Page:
Transitioning from either the crib or co-sleeping (or a combination of these) to her own bed is a true milestone in your child's life. For that reason, it can be exciting and intimidating - for both of you.
It's more than just a physical (or location) change. Your child wants to grow up, yet she's pulled to remain your little girl...and you're having similar thoughts about her moving along from infancy to looking forward to elementary school. It doesn't have to be a painful or scary transition, but for some children, that first "my very own" bed is a real adjustment. Here's how to make the big move more pleasant for everyone.
One push parents need to move their children out of the crib is when the child begins to try to climb out. That can be VERY dangerous, even if you have a soft landing set up on the floor. She may get a leg stuck between the bars or hit her head on the way down.
If your little one is starting to attempt vertical jailbreaks and is tall enough to get a leg up, it may be time to move her out of the crib.
If you co-sleep (which can be a wonderful experience...we did it), the time will come when you feel ready for it to be just the two of you adults in the bed. As your child gets physically bigger and starts elbowing for room in the bed, there just may not be room for all of you anymore.
In this case, be aware that you're nurturing your child's sense of privacy, too. There are times to share, and then there are times to be alone and just daydream your way off to sleep. Giving your child his own bed is giving him his own space, and he'll feel more like he "owns" this small piece of his life and of his day (and night).
Children mature at different rates. A little one who has reached a certain age and height is not necessarily ready for the open space around a bed as compared to the bars of a crib, or to be without the presence of your body surrounding her.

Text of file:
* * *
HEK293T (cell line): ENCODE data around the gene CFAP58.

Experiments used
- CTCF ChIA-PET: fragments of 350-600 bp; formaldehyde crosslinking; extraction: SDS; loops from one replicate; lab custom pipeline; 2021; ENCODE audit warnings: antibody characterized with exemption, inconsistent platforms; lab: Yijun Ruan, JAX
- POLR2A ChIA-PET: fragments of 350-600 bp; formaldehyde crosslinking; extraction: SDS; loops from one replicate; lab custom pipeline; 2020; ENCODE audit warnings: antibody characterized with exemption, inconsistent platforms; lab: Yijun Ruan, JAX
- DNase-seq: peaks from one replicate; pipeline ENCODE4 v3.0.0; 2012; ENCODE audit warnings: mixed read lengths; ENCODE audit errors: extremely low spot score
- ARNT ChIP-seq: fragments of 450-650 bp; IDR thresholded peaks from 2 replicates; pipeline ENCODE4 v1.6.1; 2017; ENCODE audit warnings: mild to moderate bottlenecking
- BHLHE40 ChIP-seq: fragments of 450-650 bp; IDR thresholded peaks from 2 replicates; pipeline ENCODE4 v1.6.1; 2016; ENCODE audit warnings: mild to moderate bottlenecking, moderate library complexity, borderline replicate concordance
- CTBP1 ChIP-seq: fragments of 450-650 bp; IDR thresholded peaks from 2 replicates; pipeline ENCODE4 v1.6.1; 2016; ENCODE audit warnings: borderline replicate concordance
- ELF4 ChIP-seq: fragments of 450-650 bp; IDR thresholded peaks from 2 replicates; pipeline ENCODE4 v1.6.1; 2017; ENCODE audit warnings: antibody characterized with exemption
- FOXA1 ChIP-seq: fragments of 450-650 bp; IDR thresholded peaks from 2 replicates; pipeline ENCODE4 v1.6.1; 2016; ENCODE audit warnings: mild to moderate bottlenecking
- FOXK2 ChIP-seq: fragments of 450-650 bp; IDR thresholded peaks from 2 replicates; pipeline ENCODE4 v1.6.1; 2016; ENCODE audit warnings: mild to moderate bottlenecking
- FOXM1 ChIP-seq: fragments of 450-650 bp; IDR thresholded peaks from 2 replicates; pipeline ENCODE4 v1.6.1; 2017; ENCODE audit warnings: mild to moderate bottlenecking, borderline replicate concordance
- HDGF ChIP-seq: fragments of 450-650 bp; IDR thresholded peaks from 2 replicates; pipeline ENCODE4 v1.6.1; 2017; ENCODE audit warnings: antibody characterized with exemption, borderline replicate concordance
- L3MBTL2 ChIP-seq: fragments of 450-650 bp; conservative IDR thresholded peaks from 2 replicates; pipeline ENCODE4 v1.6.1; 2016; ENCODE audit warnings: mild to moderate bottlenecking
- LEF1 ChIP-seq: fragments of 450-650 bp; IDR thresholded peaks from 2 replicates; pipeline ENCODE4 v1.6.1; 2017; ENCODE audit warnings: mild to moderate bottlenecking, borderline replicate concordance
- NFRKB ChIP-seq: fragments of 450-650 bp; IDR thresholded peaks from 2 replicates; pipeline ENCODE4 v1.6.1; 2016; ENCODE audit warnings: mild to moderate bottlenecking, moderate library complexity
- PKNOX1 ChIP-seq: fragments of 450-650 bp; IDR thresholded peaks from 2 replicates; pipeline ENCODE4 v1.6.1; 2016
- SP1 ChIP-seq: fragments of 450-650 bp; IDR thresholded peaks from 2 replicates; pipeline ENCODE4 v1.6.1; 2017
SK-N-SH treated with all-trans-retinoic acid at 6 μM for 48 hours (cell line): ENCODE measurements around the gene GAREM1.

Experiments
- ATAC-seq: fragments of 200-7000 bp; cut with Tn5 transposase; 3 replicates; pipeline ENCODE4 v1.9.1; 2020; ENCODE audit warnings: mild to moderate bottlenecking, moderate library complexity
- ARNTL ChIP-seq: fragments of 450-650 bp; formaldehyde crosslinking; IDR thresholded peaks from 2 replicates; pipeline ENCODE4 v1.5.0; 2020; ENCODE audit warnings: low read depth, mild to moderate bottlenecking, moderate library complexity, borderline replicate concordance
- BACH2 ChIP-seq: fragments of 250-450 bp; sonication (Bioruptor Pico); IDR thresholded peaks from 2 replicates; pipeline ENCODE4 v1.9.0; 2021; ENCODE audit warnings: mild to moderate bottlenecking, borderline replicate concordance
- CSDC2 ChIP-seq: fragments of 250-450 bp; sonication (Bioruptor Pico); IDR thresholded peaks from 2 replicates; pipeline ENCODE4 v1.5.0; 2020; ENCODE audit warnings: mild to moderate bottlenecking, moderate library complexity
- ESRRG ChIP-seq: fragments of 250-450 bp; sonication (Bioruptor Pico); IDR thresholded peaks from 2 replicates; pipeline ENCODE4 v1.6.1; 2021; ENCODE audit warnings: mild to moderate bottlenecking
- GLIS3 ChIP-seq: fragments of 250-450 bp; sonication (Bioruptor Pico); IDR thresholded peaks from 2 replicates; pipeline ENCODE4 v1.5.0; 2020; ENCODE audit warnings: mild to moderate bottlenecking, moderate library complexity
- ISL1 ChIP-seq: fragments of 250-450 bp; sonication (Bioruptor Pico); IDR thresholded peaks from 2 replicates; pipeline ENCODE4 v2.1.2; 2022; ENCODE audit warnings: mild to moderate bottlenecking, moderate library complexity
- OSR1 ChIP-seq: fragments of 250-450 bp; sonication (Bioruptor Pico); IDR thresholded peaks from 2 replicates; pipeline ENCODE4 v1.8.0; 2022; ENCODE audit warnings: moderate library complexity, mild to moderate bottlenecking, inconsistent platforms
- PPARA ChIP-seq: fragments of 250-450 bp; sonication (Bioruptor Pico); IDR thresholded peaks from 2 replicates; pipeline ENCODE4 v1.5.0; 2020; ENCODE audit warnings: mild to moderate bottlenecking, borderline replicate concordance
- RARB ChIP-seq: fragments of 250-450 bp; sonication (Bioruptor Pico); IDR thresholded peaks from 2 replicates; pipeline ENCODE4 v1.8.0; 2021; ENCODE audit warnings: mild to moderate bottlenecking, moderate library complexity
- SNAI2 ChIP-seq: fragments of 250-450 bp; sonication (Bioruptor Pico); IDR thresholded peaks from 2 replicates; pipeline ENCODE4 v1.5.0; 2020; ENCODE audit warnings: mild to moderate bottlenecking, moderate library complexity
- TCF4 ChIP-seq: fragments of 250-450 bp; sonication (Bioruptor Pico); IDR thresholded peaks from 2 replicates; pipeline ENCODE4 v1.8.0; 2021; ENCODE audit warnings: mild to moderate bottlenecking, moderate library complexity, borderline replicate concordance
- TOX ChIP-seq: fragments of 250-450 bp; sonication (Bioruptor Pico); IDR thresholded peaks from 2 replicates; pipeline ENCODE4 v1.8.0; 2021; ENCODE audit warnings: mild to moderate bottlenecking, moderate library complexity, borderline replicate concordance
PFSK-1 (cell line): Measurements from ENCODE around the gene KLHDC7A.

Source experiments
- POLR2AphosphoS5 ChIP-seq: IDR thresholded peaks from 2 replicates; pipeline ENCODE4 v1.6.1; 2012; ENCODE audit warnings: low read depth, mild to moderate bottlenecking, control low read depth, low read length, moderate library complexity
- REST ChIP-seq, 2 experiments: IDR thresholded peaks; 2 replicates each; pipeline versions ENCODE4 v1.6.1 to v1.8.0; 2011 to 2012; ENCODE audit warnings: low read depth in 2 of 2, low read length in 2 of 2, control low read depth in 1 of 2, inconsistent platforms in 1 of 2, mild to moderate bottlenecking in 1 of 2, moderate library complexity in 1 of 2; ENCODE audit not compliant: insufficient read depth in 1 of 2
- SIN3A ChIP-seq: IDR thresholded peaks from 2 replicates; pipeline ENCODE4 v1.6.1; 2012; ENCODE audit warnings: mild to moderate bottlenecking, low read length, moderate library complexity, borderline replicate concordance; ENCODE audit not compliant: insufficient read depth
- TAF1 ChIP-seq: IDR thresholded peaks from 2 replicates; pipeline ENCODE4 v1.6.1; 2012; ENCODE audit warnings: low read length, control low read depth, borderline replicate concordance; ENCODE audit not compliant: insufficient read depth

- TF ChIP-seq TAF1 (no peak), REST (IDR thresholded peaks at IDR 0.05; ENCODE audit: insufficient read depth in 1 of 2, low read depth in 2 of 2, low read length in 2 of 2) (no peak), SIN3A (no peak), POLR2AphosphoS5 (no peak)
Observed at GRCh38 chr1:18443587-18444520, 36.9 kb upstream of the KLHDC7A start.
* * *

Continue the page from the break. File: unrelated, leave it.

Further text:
How mature is your child? Does she go off by herself for short periods to play? Is she very explorative? Does she appear independent and seem to want to "grow up"?
If you feel your child may be ready for a big bed, test things first by casually bringing the subject up. Show your child pictures in a magazine, online or on TV of "cool" big boy/big girl beds. Don't say "Don't you want that?" just yet. Instead, simply point them out, then quickly go on to the next part of your day. If she's interested, you'll begin to pick up on that.
As your child begins to show interest in a "big bed," now's the time to ask, "What would you think of getting one of those cool beds for your very own?" See how he reacts. Be aware that he may be ready even if he shows slight hesitation. It's something new - that's a normal reaction. But if he shows an inordinate amount of fear, cries, or grabs you and holds you close, you may wish to wait another couple of months, then broach the subject again.